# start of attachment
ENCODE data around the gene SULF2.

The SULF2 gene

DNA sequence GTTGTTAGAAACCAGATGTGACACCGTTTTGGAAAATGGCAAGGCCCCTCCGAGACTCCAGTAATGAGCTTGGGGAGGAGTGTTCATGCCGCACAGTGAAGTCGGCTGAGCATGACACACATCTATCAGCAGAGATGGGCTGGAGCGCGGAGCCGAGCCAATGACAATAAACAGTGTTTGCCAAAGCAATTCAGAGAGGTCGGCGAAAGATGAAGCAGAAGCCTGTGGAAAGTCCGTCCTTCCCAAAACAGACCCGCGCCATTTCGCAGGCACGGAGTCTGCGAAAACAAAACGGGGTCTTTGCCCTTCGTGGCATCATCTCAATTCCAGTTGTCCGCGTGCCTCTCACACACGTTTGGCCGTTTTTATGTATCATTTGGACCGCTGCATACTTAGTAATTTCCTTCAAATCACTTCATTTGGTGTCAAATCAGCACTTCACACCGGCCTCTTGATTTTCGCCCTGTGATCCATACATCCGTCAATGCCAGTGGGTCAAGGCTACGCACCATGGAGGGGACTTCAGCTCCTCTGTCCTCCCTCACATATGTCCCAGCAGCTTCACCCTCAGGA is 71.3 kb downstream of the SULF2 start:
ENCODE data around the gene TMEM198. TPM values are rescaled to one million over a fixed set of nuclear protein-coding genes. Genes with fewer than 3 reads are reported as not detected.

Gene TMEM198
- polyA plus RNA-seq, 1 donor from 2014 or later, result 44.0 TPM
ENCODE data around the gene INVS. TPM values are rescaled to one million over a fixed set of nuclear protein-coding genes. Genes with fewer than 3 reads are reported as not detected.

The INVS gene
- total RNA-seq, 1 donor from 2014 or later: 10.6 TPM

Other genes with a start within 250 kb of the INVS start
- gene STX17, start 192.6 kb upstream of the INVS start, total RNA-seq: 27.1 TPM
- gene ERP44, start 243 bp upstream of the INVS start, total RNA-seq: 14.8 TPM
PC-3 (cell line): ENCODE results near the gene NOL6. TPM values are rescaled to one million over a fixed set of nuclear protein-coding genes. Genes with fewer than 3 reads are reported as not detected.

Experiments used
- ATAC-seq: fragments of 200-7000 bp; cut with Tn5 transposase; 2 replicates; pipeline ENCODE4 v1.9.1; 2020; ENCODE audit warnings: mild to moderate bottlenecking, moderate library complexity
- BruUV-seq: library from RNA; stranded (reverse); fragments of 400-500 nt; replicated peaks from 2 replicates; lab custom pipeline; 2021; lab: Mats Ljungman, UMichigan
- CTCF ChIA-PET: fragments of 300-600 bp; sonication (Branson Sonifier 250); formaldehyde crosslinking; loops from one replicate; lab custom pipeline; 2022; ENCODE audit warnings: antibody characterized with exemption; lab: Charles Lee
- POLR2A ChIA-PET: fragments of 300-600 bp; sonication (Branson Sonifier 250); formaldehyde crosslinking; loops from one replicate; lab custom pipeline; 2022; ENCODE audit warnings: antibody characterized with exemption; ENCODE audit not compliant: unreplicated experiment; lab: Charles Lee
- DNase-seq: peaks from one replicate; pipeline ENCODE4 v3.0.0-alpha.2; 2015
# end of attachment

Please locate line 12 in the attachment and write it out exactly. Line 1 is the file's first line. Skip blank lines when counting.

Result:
- gene ERP44, start 243 bp upstream of the INVS start, total RNA-seq: 14.8 TPM